Sometimes when you order chickens, you are sent the wrong breed, variety, gender, or whatnot. So, when you order slow and steady Cornish Rock crossbred broiler chickens from an unnamed hatchery, instead you will receive some beautiful, flighty, and high strung purebred white-laced red heritage Cornish birds. While these birds are a lovely addition to your farm, you will find that they do not grow at the unnatural and alarming rate that the broilers do, thus leaving your farm market customers without fresh free-range chicken for a little while.
Because your customers are understanding, they are okay with missing a few weeks of chicken deliciousness, and the pretty Cornish’s lives are spared. Despite your parent’s concerns, you decide to keep these lovely young birds because, well, the current layers are approaching the age of old folk’s homes and may begin receiving their pensions soon, so replacement layers might be nice. Never mind that the websites all state that Cornish are not layers, ignore the fact that they are noted as being poor foragers, and forget the fact that these birds aren’t designed for cold weather habitation and your barn is not heated.
You embrace your new heritage chickens. You devise a business plan of hatching eggs from these rare birds and invest in a very cheap and unreliable incubator (it was on clearance, what can you do). After all, if you hatch enough of them, they might make nice meat birds for next year!
They grow. And grow. And grow. All of a sudden, they morph from adorable little half-grown widgets to three-quarters-grown monstrosities with long legs and teenager proportions. Worst of all, they have developed a habit of springing out of their brood box and racing across the floor, earning the name of “Crazies”. They will never be referred to as the Cornish again.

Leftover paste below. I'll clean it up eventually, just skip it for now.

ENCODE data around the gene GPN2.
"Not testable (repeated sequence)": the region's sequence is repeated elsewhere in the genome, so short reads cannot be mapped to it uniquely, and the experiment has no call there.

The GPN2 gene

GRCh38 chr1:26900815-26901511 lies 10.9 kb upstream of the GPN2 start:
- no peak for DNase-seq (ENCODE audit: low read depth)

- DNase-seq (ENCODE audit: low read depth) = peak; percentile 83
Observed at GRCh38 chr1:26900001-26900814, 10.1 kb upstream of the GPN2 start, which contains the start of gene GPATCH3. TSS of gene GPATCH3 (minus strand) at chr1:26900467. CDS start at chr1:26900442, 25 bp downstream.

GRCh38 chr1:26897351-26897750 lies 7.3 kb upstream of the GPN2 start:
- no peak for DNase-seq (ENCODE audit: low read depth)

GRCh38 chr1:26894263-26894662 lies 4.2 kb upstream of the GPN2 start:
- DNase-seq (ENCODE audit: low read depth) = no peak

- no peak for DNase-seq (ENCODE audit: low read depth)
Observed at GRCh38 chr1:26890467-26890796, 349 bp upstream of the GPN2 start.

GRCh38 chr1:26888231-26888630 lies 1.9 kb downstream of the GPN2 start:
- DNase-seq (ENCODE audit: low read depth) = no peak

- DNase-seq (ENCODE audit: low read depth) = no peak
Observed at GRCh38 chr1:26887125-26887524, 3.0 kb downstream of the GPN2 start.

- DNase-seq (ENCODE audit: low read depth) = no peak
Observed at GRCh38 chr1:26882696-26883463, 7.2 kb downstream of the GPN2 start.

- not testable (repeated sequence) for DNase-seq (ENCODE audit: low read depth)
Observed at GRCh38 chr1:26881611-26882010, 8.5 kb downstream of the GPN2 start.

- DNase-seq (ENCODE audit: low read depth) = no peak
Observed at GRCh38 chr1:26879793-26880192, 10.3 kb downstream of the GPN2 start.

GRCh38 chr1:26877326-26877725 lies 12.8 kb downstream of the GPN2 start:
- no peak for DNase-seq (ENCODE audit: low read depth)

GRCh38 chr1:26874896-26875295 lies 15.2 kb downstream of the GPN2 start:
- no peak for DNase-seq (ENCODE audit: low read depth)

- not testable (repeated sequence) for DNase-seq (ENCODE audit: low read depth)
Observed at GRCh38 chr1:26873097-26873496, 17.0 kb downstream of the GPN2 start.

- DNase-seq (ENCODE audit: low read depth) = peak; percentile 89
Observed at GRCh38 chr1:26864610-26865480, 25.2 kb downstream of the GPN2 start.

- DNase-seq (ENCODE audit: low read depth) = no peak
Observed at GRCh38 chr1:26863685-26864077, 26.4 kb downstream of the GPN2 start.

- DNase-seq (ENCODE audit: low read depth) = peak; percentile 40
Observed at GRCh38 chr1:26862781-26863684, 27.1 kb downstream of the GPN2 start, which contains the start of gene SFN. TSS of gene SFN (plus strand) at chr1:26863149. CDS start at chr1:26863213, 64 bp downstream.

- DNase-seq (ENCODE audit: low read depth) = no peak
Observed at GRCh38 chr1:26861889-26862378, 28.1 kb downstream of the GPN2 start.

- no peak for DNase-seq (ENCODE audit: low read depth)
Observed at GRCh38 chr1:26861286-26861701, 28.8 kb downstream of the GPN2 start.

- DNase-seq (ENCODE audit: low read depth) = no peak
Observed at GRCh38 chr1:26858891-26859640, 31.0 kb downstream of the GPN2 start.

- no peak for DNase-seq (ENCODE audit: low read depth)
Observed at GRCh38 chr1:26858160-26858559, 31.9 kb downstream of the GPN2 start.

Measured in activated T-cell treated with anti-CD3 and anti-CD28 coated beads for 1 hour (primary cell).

After a couple of months, the Crazies graduate from home living to the great outdoors. The young men grow into very handsome roosters. The most beautiful one is viciously murdered by the Nitwit Neighbor’s black standard poodle, so the second favorite remains as the superhot stud and the rest are sent away to a nice freezer somewhere. The young ladies are incorporated into layer pen to promptly enter womanhood.
Unfortunately, these birds will not enjoy womanhood. The sister wives band with their leader, Big Red, and literally fly the coop. A large pine tree in the yard becomes their new home. Night after night they roost in the tree. They are impossible to catch and begin to lay eggs, quite prolifically (take THAT Wikipedia), under the processing shed, right out of reach. Winter is approaching, and the months long outdoor party must soon end.
The most obvious approach would be to net them, but these are no ordinary birds. These chickens are masterminds of the art of evasion, like ninjas, or Taliban officials, or attractive men at the bar. They begin to recognize the net, and they flee at its approach, shimmying up the tree and squawking at the squirrels to get out of the way, the Reaper is approaching with her mesh gate to Hades.
There is only one solution. Call over the smallest sibling, Beans, and put her on the tallest sibling, Lars. Hand Beans the net, and line them up beside the tree. Brave your fear of heights and take your first steps into the chicken tree. You hear Big Red announcing your presence to the clan, which means you are getting close. When you see the hens, be sure to keep silent, for they will surely flee at your approach. Don’t even cry when you notice the pine sap on your pants, and please do not wet yourself when you glance at the flimsy branch holding the majority of your weight. Instead, creep closer to the branch holding most of the chickens. With a loud, “Woohoo!”, alerting the siblings below, shake that branch as hard as you can. Chickens will spring out of the tree like fireworks, and Beans will catch them in the netted gate to Hades as Lars tries desperately to stay upright. At least three birds will be caught today, most importantly, Big Red has been captured.
Cattle Cait – 1
Crazies – 0
Assorted Cornish hens, plotting their next escape out of the commune.